The Markan narrative depicts “the Jews” — i.e. the Jewish people — as obstacles to the temple priesthood’s desire to have Pilate execute Jesus. They are unwilling to arrest him in broad daylight because he is so popular with the throngs of Jews on pilgrimage to Jerusalem for Passover. The best, most plausible historical reading of Jesus’ death — a reading, I might add, not remotely inconsistent with his being the Messiah — is that, as a result of his violent (in the sense of property descruction) protest in the temple, he was turned over by the temple priesthood (whose position and legitimacy his acts most directly implicated) to the Roman prefect (whose presence, with military reinforcement, in Jerusalem at the time was designed to prevent precisely the kind of rebellion and disorder that Jesus’ presence seemed to threaten), who had him executed as a run-of-the-mill political subversive.

    This, taken together with Jesus’ wild popularity among most Jews in the city, is hardly consistent with a reading that ascribes primary responsibility for his death to “the Jews”, a people perhaps uniquely wicked in all of history. A reading that assigns sole complicity to the Jews makes it into a kind of supernaturally and self-referentially evil religious murder as opposed to a standard, predictable, and hardly uncommon political execution.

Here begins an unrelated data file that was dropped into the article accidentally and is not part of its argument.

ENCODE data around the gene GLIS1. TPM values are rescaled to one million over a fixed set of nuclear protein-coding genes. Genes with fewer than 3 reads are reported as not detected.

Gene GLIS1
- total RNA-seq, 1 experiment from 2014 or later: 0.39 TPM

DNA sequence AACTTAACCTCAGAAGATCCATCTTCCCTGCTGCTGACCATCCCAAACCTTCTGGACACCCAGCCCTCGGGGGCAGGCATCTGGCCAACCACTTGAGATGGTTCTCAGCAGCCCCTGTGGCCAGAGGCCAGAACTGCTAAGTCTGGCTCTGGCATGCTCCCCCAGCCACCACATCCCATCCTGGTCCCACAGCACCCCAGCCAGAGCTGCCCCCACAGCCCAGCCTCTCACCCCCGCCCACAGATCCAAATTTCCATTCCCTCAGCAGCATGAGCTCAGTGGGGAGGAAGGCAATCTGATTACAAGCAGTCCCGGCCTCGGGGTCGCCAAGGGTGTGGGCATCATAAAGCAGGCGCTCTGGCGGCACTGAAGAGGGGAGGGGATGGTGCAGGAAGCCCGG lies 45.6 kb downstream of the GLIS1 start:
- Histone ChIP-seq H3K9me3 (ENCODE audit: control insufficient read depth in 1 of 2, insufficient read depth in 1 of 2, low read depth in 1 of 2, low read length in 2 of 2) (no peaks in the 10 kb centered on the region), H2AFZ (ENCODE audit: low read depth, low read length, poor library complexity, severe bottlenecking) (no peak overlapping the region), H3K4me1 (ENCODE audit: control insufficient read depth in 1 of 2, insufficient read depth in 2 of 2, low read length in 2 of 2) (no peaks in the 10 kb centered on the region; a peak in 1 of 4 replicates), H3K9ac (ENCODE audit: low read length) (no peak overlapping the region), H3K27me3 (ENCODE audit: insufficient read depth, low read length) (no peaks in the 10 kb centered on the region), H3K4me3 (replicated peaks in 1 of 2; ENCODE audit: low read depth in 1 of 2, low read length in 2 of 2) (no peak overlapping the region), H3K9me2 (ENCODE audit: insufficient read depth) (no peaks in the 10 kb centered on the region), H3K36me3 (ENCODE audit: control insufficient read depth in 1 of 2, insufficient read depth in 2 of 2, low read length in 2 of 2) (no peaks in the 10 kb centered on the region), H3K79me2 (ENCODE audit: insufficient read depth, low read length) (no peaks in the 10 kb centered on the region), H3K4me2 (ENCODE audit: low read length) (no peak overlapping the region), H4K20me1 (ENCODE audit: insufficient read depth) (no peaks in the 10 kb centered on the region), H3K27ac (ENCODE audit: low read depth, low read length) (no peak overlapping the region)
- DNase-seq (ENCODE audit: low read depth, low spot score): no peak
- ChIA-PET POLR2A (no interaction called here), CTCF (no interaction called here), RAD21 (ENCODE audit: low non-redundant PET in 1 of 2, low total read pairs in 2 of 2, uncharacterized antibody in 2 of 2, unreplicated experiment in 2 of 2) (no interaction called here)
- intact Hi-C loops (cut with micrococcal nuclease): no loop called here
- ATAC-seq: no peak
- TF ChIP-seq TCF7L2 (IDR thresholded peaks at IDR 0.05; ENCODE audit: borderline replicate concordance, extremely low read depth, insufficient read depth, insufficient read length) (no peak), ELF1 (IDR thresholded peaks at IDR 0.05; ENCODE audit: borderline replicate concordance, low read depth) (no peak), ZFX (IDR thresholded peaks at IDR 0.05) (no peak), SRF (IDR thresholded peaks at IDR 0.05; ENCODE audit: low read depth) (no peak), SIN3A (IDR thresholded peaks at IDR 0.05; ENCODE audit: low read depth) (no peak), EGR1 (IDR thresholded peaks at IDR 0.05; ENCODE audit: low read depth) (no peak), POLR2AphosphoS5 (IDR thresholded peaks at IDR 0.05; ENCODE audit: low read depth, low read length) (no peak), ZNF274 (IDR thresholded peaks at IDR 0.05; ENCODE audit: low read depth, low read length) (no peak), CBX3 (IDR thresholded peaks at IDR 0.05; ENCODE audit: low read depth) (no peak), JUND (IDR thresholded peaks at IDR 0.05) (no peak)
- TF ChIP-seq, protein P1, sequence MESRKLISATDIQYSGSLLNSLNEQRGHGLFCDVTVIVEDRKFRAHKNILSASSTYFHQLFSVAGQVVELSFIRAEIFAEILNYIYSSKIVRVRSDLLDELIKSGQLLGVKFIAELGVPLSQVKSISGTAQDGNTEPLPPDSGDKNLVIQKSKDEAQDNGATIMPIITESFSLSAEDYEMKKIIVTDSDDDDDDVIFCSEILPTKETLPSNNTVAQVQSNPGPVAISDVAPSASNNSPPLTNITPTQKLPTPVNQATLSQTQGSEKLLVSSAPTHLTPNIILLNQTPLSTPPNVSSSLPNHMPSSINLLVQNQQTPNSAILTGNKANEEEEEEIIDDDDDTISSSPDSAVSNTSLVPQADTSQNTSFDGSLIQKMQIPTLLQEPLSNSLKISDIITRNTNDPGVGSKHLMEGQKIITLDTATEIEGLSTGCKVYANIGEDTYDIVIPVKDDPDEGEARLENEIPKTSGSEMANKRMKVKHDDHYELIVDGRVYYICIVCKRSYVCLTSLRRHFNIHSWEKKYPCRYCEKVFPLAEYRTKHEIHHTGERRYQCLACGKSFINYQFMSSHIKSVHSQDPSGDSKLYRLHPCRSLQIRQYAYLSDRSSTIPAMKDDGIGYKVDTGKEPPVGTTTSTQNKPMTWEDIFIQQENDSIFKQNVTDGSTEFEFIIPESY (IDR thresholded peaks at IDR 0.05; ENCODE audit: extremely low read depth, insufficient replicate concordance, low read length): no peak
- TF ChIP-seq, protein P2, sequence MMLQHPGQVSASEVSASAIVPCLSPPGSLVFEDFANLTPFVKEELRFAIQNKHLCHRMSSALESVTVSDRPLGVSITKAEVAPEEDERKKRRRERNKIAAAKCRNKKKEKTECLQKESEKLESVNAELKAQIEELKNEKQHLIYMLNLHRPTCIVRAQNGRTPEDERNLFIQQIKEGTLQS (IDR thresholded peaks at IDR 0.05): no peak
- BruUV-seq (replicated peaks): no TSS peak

An entirely different question, as regards the original post, is — does the language “sinful men” explicitly or even implicitly connote Jews, the Jews, Judaism, etc., and does it partake of the historical anti-semitism that much NT writing (and much Christian contemplation of that writing) has capacitated and reinforced?

    I’m much mure agnostic on this question…

  44. Well put, Brad. “The Jews” were wildly supportive of Jesus; “The Jewish Leaders” were dead set on getting rid of him primarily for that reason: he was a threat to their own power and popularity.

    The Romans probably would never have gotten around to dispatching Jesus without the prodding of the Jewish Leadership.

    And now, can we please get off “the Jewish question” and discuss the meat of J. Nelson’s essay?

  45. Collective blame of an entire ethnicity for a crime is inherently an act of prejudice and bigotry, and is by definition in this case anti-Semitic.

    Not in the Old Testament or elsewhere in the ancient world, where corporate responsibility was a given and pretty much served as a driving force behind much of the substantive law that existed in many ancient societies, not just among the Israelites and later in Jewish law as well (and even stretching into the rabbinic period and beyond).